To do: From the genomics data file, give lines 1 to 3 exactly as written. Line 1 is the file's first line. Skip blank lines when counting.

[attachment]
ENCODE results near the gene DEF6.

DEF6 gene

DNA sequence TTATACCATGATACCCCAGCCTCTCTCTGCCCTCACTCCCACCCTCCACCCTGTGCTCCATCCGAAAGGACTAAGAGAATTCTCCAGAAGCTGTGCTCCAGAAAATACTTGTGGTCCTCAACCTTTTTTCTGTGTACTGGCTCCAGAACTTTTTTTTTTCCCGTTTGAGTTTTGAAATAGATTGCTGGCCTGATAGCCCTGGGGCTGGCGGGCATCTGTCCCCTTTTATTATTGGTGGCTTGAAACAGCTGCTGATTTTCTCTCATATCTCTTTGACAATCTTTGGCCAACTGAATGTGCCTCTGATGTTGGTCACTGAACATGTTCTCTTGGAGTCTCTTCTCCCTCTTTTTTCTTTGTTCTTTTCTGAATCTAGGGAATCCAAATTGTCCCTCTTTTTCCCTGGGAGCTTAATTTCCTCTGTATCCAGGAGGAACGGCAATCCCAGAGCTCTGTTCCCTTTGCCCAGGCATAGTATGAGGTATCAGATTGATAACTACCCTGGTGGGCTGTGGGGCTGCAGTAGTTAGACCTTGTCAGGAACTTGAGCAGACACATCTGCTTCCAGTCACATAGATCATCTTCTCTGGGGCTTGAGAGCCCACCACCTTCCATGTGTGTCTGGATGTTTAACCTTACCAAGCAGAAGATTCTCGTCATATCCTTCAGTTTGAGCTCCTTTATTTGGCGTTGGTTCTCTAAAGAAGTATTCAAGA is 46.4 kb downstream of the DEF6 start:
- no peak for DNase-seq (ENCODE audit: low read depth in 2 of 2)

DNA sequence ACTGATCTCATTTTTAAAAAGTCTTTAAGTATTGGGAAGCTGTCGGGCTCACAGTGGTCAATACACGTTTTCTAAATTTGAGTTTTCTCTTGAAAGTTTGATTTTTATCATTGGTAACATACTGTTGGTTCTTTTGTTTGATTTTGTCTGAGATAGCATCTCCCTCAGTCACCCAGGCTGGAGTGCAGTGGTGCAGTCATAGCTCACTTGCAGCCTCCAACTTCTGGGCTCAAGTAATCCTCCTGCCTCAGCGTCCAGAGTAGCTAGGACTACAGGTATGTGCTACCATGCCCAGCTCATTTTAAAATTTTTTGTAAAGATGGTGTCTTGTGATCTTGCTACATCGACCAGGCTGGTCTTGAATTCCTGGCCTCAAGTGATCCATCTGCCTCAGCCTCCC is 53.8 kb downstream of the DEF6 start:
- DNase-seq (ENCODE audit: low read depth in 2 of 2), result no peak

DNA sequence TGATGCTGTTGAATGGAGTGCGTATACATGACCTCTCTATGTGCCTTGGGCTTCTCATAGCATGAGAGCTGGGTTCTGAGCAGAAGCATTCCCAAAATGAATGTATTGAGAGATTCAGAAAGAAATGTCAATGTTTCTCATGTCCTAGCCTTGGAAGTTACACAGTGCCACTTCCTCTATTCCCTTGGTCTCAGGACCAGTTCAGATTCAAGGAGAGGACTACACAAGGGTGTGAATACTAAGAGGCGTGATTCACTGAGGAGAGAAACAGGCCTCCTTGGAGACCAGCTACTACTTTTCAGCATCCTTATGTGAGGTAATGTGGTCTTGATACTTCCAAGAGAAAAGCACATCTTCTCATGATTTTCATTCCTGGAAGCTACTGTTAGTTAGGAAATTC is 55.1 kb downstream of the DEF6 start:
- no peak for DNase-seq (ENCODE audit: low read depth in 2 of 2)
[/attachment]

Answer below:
ENCODE results near the gene DEF6.

DEF6 gene

DNA sequence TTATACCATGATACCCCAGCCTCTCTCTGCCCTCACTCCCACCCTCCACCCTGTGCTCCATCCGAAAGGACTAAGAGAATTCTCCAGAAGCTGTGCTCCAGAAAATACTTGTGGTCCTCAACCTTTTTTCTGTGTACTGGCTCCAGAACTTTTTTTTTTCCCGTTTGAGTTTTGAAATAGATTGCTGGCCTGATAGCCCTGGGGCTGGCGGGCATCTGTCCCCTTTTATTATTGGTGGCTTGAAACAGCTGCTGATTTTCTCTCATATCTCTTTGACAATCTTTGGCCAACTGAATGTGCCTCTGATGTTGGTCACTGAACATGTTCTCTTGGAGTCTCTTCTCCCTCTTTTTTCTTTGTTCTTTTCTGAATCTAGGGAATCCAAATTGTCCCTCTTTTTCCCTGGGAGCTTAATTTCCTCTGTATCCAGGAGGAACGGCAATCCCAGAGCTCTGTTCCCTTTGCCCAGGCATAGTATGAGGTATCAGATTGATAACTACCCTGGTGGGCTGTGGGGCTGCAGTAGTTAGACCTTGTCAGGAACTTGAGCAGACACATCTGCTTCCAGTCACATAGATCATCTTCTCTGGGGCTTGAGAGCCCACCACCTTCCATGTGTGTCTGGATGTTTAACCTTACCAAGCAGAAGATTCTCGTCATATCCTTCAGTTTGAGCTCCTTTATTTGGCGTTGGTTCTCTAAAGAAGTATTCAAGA is 46.4 kb downstream of the DEF6 start: